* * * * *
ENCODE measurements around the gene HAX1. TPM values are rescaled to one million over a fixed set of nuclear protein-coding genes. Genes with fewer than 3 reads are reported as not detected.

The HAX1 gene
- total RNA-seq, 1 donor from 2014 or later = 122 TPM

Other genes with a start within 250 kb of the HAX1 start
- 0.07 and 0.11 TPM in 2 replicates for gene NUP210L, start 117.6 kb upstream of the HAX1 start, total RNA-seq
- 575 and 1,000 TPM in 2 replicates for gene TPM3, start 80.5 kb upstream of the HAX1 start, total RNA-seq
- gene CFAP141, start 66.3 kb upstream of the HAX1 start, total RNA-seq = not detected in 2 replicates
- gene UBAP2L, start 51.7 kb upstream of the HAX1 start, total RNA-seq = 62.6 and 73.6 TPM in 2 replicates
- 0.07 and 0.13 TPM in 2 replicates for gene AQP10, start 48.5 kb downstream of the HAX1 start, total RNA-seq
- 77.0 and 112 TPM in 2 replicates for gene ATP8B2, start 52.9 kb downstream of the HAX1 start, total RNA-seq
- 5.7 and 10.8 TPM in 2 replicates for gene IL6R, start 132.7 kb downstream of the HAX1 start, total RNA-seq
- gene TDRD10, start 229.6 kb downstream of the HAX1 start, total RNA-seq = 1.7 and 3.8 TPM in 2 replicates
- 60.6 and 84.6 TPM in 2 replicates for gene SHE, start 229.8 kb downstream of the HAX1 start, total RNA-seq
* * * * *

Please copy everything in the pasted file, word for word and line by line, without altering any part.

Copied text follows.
ENCODE measurements around the gene HAX1. TPM values are rescaled to one million over a fixed set of nuclear protein-coding genes. Genes with fewer than 3 reads are reported as not detected.

The HAX1 gene
- total RNA-seq, 1 donor from 2014 or later = 122 TPM

Other genes with a start within 250 kb of the HAX1 start
- 0.07 and 0.11 TPM in 2 replicates for gene NUP210L, start 117.6 kb upstream of the HAX1 start, total RNA-seq
- 575 and 1,000 TPM in 2 replicates for gene TPM3, start 80.5 kb upstream of the HAX1 start, total RNA-seq
- gene CFAP141, start 66.3 kb upstream of the HAX1 start, total RNA-seq = not detected in 2 replicates
- gene UBAP2L, start 51.7 kb upstream of the HAX1 start, total RNA-seq = 62.6 and 73.6 TPM in 2 replicates
- 0.07 and 0.13 TPM in 2 replicates for gene AQP10, start 48.5 kb downstream of the HAX1 start, total RNA-seq
- 77.0 and 112 TPM in 2 replicates for gene ATP8B2, start 52.9 kb downstream of the HAX1 start, total RNA-seq
- 5.7 and 10.8 TPM in 2 replicates for gene IL6R, start 132.7 kb downstream of the HAX1 start, total RNA-seq
- gene TDRD10, start 229.6 kb downstream of the HAX1 start, total RNA-seq = 1.7 and 3.8 TPM in 2 replicates
- 60.6 and 84.6 TPM in 2 replicates for gene SHE, start 229.8 kb downstream of the HAX1 start, total RNA-seq